What is your opinion on this?

      • Well, to be honest with you I’m very weary of declaring anyone to be a disbeliever. Allah has declared in the Quran in more than one instance and in no unequivocal terms that He can forgive all sings except for associating partners with Him. There are also narrations that have come down in the Tradition that don’t paint a good end in the Hereafter for those who claim the judgement of Allah to themselves.

        I also can’t speak to what’s in people’s hearts. The possibility that only 1 of these Quranists might be sincerely ignorant and confused due to these confusing times we’re living in, is enough for me to hold my tongue about the Quranists’ status with Allah. Besides, Allah has declared guidance as something Him alone can give, while at the same time commanding us to engage in debate in the best of manners, which I admit I sometimes lose my composure and don’t uphold properly.

        It is difficult as you’ve already seen to have such an approach with people who for the most part are not even persuaded with direct verses that are not open to other interpretations. But we must be patient. I’m just worried about Muslims who haven’t really looked into the matter and out of lack of knowledge might be persuaded by the Quranists misguidance. They do have a pernicious methodology of persuasion that might work on those who are vulnerable.

        May Allah guide us all.

  2. Aslamo Alaikum

    Its a good work and well written article dear brother. Evolutionary theories has been one of the elements which have made difference between the faithful and the faithless of our society. When you discuss such topics with these people you can sense that their is somewhere in them evolutionary concepts about human species progress is saved and they firmly have their belief around them.

    I don’t know how can they even make logic out of illogical phenomenon where as Allah Him self said

    (2:31)- ‘I am about to place Khalifa on earth’.

    Can HE have put monkeys as Khalifa on earth? If it would have been the case then the world would have been banana republics from the starting.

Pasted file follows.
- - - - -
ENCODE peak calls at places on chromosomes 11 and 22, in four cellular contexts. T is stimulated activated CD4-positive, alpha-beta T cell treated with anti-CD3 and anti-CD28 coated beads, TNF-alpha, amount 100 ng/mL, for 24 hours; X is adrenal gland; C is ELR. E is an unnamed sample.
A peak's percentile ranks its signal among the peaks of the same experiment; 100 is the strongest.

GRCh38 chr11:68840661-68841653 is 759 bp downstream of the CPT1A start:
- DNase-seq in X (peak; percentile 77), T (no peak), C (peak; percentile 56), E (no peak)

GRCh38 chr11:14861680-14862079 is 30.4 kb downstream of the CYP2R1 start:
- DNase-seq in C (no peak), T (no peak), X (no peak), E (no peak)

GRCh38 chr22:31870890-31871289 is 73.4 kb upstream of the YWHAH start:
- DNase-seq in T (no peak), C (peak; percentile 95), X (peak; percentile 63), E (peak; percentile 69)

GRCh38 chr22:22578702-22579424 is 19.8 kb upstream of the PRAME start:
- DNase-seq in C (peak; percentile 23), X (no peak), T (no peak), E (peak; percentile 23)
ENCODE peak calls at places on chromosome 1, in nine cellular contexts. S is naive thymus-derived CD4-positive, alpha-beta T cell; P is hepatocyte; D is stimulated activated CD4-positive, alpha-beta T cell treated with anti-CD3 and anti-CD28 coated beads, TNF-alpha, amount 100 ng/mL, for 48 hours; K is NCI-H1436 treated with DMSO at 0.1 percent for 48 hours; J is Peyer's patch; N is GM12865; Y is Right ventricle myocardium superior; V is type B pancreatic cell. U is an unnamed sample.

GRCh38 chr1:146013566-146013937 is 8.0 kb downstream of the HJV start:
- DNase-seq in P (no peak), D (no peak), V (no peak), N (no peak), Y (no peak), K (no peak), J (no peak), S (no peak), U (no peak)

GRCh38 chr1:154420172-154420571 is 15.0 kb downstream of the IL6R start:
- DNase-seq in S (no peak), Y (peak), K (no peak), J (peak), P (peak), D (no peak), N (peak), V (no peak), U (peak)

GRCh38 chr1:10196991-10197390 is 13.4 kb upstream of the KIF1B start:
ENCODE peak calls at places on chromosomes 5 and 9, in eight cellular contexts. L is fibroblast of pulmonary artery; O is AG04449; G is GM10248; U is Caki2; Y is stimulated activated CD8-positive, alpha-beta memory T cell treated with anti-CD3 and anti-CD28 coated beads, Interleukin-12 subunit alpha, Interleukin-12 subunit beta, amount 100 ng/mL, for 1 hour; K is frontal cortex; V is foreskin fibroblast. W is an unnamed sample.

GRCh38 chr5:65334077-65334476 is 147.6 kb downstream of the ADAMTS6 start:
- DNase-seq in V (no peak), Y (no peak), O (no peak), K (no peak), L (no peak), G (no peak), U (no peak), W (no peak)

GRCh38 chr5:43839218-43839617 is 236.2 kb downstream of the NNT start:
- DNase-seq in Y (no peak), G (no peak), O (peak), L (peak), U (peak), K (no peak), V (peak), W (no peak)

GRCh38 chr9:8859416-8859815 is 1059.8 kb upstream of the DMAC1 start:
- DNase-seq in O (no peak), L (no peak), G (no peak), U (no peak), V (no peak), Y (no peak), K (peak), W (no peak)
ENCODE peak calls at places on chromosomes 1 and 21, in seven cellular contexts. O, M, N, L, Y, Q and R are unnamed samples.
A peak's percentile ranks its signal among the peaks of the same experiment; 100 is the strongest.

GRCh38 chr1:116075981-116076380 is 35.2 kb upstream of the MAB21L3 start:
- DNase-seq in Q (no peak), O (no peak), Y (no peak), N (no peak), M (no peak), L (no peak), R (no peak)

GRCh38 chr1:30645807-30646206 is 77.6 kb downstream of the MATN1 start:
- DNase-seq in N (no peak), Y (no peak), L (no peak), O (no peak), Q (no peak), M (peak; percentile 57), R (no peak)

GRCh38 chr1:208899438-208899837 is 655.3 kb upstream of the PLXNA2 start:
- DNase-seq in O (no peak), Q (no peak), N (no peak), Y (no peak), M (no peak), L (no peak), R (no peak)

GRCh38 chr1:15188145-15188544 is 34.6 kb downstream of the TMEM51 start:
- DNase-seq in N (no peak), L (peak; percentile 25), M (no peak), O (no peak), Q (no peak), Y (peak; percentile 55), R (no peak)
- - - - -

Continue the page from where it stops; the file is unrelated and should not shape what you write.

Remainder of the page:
However I do believe in evolutionary theory where human has made them selves as animals with constant hard work of arrogance and faithlessness.

  3. hey mo, can you point me towards some of these anomalous findings you refer to? i’d be interested to read/see them.

    also, the article begs the question: do you find the theory of evolution on firm enough scientific ground to buy into it?

    • Hey Cam,
      I’ll have to dig around for you to give examples. The problem is in that you won’t find a scientific paper that gathers all kinds of evidence to refute evolution. When I was referring to anomalies, I was talking about the collection of findings that get shoved a side and barely glanced at because they don’t fit the pretty picture. Case in point is with the E. coli example that I listed above. It’s hailed as a great display of evolution, while at the same time it has the curious finding about the reduced fitness of the newly adapted cells, which would undermine the very thing it’s trying to prove. This is what Thomas Kuhn talks about with respect to how scientific revolutions occur. We may not live long enough to see it, but at some point all these studies will have gained enough anomalies that the scientific community at that time will have to take a look at Evolutionary theory as an unlikely mechanism for how things have been developing. They will later look back at us and laugh at how ridiculous we were just the same way we look back at our predecessor scientists and laugh at some of their unreasonable notions.